(c) Lack of Commitment of Leaders
Osagyefo’s popular refrain was “ Organize ! Organize ! because organization decides all .This has become a cliché among Nkrumaists’ parties. The leaders and activists of the minority parties prefer siting on radio and tv to do empty analysis whilst neglecting the more difficult grassroots work. Strangely these leaders are not embarrassed engaging in high minded theoretical work on radio whilst their parties are in total disarray as the statistics I have provided shows.
They look more like “THEORETICIANS” than POLITICIANS. After elections they go to sleep only to resurface a year before the next elections. What meaningful challenge can these smaller parties pose to the two bigger parties .
(d) Weak internal structures
These have very weak structures such as the youth, women and students’ wing. Every party that has won elections in this republic rode on the back of these 3 important organs. The various organizers (ie youth and women ) in these parties are just arm-chair officers doing nothing useful except to come on radio to blow hot air.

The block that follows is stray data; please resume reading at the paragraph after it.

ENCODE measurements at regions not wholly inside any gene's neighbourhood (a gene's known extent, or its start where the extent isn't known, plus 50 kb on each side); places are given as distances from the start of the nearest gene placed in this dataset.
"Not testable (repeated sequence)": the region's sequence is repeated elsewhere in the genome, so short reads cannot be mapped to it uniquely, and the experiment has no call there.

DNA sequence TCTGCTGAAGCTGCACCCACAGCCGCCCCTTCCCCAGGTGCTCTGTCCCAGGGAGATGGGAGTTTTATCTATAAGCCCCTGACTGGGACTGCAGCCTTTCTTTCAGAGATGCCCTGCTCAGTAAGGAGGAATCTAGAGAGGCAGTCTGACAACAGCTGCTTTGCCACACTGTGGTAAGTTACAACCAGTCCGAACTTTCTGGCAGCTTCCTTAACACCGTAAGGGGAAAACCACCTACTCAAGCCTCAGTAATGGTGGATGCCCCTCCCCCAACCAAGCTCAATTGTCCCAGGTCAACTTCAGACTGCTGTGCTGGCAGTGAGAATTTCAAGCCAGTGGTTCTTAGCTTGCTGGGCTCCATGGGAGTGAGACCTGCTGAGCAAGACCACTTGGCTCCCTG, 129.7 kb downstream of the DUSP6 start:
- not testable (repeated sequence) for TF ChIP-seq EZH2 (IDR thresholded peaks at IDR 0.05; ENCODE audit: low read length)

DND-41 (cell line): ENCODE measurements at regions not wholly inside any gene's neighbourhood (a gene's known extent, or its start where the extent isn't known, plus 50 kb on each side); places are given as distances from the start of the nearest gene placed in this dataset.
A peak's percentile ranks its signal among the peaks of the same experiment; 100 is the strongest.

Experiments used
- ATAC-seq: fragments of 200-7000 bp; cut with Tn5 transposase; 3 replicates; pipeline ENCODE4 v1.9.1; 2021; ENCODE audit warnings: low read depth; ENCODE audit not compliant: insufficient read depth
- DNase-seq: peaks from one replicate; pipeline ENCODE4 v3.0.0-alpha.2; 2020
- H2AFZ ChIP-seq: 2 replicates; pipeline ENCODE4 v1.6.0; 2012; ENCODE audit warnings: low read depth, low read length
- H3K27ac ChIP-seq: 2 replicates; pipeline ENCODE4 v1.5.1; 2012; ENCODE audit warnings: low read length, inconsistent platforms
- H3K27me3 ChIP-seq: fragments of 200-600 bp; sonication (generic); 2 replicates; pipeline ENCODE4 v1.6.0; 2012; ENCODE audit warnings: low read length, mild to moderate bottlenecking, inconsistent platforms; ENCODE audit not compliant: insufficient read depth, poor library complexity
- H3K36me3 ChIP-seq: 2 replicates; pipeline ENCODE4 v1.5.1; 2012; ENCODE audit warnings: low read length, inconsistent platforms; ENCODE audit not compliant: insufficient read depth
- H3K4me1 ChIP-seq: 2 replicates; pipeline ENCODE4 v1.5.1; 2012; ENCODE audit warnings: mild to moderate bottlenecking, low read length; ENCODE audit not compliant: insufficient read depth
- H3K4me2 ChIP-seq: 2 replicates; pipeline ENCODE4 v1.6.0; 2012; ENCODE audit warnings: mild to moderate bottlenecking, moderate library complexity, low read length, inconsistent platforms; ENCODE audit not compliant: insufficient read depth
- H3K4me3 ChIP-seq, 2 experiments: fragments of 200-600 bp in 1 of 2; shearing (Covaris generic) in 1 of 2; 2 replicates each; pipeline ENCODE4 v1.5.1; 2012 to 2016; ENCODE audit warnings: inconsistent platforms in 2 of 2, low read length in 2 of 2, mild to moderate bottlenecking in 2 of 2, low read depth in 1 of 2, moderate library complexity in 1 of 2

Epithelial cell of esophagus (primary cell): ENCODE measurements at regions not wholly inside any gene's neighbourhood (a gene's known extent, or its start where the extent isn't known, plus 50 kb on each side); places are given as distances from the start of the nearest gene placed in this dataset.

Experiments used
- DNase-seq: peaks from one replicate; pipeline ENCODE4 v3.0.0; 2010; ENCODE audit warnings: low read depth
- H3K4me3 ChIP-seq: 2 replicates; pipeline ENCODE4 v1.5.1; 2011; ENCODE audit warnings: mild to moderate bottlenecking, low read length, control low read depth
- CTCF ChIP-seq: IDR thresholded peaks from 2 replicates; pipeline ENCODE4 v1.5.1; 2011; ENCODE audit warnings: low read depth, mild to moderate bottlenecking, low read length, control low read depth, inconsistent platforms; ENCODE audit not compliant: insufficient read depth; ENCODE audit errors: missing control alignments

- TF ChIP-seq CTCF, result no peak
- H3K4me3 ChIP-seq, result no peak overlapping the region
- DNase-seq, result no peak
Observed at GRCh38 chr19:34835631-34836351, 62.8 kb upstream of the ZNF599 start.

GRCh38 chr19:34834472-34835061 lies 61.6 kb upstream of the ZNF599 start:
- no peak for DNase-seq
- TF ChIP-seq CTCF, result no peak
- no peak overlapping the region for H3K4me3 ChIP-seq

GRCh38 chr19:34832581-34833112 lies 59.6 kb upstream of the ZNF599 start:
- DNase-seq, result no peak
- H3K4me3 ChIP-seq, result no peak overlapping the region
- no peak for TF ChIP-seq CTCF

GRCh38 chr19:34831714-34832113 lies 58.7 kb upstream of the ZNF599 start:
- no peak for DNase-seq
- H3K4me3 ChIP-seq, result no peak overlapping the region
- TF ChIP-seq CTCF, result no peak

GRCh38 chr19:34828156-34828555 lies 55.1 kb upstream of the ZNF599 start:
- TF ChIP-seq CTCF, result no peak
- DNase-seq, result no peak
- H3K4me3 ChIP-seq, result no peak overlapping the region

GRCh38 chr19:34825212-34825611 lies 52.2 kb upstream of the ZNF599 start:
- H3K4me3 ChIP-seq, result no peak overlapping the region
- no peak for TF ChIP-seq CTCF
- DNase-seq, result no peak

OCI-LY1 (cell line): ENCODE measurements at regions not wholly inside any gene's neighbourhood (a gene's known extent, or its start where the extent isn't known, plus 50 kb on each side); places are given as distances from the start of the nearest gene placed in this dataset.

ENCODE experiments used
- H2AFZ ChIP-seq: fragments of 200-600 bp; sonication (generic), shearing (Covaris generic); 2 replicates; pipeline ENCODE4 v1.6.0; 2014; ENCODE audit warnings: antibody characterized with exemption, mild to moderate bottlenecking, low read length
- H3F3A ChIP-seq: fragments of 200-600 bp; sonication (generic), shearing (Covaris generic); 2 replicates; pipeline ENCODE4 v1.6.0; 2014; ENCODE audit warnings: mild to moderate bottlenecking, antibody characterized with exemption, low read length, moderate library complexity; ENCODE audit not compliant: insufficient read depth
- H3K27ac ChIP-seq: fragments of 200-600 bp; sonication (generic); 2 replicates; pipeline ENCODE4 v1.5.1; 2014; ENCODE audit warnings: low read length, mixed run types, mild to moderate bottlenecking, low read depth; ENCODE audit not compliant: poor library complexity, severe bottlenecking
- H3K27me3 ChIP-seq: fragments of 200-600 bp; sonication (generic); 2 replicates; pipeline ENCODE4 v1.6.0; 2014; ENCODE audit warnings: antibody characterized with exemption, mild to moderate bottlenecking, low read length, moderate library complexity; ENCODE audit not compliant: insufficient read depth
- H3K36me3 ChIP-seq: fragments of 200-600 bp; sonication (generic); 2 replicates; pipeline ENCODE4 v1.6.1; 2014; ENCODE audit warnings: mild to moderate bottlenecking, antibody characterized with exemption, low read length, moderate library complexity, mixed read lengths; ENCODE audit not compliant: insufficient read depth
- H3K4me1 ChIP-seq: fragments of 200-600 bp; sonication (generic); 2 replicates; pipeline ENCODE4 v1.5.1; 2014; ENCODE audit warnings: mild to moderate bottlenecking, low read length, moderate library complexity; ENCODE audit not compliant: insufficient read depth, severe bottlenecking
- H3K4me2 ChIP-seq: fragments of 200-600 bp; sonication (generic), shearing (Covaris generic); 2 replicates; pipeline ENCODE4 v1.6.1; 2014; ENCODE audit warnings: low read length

The funny aspect of this drama occurs when the flagbearers claim they are touring the country and visits constituencies, only for the party executives who are usually NDC or NPP sympathizers mobilize some people who the town folks know belongs to either the NDC or NPP. Is it therefore surprising when zeros are recorded in polling stations where party executives voted or even when there was a polling agents. The Absence of party structures account for this.
Throughout this piece I have tried to make the point that the minority parties are gradually losing their relevance in our body politic and there is the need for them to consolidate their energies.
Unfortunately based on the reasons that I have given above I am not sure these parties will ever unite in our lifetime let alone pose any meaningful challenge to the two heavy weights.
Like Osagyefo said at the 1963 OAU Conference in Addis Ababa, Ethiopia that Africans must unite or perish so do I humbly submit that the only salvation for the minority parties is to unite their forces or perish individually. We currently have a defacto two party state considering the downward spiral since 2000.
My next piece next week focuses on the NDC and why they suffered the humiliating defeat at the polls.
Thank you for making time to read this long piece. I am grateful for your time.
#Thoughts of a Village Medical Lab Scientist